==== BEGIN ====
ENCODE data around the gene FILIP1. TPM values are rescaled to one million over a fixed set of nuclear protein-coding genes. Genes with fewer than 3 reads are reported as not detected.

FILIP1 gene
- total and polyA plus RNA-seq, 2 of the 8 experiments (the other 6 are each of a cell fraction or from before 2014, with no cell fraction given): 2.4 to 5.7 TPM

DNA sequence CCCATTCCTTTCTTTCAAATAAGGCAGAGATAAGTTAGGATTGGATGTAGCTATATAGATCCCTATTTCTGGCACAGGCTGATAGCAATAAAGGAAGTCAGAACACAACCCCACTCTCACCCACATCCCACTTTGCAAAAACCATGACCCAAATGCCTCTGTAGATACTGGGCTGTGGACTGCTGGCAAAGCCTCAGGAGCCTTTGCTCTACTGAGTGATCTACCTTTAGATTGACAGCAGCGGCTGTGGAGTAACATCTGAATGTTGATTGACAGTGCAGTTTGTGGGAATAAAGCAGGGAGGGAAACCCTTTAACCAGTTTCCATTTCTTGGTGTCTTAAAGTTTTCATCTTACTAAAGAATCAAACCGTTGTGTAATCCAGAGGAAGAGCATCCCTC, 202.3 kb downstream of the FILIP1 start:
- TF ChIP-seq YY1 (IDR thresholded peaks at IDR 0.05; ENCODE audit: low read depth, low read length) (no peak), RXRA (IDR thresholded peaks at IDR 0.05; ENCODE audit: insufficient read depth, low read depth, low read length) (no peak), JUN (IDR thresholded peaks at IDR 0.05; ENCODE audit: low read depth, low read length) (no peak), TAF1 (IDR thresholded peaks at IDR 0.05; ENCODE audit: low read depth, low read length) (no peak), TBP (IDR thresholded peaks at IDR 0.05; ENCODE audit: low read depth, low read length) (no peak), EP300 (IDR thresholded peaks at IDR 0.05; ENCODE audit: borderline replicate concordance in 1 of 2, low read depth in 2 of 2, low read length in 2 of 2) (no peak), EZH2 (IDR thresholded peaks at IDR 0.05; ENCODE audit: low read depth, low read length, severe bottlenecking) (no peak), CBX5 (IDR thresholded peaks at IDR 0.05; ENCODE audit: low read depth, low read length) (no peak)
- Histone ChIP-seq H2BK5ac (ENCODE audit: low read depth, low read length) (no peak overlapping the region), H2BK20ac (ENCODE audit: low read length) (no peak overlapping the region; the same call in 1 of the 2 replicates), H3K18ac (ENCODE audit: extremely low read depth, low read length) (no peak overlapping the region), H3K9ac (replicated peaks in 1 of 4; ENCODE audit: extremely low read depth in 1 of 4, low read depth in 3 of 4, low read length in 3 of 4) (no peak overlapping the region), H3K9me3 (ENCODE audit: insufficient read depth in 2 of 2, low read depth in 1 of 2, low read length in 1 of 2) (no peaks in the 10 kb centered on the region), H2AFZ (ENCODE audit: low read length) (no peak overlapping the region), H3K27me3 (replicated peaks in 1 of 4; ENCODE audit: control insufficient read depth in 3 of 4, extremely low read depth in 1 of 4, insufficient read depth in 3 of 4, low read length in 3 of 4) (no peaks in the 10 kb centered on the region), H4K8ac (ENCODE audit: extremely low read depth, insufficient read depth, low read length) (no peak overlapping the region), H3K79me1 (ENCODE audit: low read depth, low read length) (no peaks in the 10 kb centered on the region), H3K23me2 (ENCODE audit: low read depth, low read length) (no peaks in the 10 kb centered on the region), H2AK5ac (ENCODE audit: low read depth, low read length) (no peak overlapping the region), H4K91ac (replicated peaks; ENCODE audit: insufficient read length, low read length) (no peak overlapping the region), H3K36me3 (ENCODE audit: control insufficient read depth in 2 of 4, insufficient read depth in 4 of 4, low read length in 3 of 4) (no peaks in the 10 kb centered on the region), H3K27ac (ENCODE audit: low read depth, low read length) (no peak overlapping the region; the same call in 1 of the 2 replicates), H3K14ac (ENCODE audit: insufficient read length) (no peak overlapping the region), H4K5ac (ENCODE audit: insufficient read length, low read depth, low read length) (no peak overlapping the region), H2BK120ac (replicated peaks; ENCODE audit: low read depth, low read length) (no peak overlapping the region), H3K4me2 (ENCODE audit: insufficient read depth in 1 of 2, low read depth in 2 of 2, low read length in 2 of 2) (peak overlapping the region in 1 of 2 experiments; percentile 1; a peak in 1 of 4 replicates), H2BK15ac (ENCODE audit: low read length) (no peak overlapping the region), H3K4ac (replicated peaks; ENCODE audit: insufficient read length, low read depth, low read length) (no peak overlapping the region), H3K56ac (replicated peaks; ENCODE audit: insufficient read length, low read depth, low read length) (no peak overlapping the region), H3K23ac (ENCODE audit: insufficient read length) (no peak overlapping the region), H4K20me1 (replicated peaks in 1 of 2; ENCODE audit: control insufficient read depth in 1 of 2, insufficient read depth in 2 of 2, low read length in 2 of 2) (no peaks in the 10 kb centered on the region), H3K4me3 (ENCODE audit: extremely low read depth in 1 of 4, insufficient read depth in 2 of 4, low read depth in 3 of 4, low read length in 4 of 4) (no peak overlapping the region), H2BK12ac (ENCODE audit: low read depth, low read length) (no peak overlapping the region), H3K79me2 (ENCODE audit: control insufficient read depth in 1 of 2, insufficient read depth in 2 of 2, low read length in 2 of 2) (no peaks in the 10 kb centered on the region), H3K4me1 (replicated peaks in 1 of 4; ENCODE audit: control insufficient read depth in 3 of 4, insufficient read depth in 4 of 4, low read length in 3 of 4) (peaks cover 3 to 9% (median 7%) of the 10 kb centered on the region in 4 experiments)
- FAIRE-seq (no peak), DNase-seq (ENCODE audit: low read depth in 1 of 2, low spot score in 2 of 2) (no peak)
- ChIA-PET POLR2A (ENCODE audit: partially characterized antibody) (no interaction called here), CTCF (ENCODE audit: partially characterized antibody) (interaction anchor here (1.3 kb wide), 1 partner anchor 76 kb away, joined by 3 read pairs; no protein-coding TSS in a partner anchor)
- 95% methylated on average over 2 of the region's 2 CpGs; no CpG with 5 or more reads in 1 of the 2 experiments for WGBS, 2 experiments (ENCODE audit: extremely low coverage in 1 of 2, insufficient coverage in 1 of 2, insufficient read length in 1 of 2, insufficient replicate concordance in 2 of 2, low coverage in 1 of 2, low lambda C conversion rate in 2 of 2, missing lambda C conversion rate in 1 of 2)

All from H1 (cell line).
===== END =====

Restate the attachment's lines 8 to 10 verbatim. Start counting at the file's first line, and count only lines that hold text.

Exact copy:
- ChIA-PET POLR2A (ENCODE audit: partially characterized antibody) (no interaction called here), CTCF (ENCODE audit: partially characterized antibody) (interaction anchor here (1.3 kb wide), 1 partner anchor 76 kb away, joined by 3 read pairs; no protein-coding TSS in a partner anchor)
- 95% methylated on average over 2 of the region's 2 CpGs; no CpG with 5 or more reads in 1 of the 2 experiments for WGBS, 2 experiments (ENCODE audit: extremely low coverage in 1 of 2, insufficient coverage in 1 of 2, insufficient read length in 1 of 2, insufficient replicate concordance in 2 of 2, low coverage in 1 of 2, low lambda C conversion rate in 2 of 2, missing lambda C conversion rate in 1 of 2)

All from H1 (cell line).